A circular cylindrical TE field type cavity resonator for a frequency of 9.5 GHz was constructed in two parts. This consisted of a cup shaped bottom portion with an inner diameter and an inside height of 41 mm and a disc shaped cover. The bottom part and the cover are sealed against each other in vacuum tight relation during the operational state, by means of a circular indium packing ring. This indium packing is situated in a groove on the front side of the cup shaped bottom portion which faces the cover. For the purpose of coupling-in the microwave energy, two coupling holes with a diameter of 1.5 mm are provided in the cover. One of these coupling holes also serve for the evacuation of the resonators interior.
The bottom portion and the cover of the resonator were machined from or turned out entirely of solid niobium material with large crystal grains. The surface roughness depth following the turning, was to approximately 1 t. After the turning, the lower portion and the cover were chemically polished for 5 minutes, in a bath consisting of 60 percent by volume of concentrated nitric acid and 40 percent by volume of 40 percent hydrofluoric acid, with a bath temperature of about 20 C. An approximately 50 p. thick layer was removed thereby from the niobium surface.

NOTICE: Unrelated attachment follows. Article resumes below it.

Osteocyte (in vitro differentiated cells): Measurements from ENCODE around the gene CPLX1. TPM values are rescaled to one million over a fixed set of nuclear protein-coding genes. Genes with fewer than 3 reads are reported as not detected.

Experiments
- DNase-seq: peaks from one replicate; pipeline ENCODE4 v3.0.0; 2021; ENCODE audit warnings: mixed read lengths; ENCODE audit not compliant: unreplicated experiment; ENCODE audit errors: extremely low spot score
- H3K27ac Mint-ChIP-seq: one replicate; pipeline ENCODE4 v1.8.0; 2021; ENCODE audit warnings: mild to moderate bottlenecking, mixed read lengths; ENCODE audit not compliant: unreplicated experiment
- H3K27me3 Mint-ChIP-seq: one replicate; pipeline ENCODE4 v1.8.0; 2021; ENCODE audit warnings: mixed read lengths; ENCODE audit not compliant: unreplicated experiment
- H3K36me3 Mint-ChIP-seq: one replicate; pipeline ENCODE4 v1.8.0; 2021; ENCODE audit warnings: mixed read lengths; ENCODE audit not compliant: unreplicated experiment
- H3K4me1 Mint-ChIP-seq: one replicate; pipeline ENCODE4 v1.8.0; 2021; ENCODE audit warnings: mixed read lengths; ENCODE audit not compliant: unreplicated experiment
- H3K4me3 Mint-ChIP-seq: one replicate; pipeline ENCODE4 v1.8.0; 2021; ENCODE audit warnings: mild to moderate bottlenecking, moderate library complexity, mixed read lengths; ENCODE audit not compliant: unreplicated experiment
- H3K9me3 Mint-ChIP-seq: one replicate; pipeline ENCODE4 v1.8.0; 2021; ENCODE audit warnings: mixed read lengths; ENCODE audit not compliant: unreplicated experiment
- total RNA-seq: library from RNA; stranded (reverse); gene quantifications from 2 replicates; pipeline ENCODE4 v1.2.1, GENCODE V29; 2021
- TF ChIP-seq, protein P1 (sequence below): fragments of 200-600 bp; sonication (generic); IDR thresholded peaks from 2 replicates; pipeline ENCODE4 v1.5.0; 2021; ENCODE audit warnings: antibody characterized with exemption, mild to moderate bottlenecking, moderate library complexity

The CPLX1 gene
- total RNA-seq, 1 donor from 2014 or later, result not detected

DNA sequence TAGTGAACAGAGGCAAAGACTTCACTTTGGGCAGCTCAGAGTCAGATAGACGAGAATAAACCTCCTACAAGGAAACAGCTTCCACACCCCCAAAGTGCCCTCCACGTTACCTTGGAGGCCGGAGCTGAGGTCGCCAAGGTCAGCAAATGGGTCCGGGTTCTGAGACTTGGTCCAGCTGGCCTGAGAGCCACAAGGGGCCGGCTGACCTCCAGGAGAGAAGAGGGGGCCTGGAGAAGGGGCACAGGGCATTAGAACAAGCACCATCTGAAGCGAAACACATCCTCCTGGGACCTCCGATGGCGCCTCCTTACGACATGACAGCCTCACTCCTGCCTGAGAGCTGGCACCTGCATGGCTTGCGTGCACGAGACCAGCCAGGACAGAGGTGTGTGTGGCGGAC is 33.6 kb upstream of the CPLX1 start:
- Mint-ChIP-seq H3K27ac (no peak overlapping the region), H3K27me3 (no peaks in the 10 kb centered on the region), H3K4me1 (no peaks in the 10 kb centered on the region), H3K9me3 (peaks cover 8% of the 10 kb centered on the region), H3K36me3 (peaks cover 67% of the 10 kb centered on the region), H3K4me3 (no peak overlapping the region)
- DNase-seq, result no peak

After rinsingwith distilled. .water and acetone, the resonator was assembled in laboratory air installed into a suitable cryostat, evacuated and cooled. Following an evacuation period of approximately [5 hours by a turbomolecular pump, an unstressed or unloaded quality 0,, of about 6-l0 was measured at a temperature of about 1.5 K, in a critical magnet field H, of about 22 mT. The critical magnet field H is that magnetic field at the resonator surface which when exceeded, causes the O to be reduced by several orders of magnitude, within a few microseconds.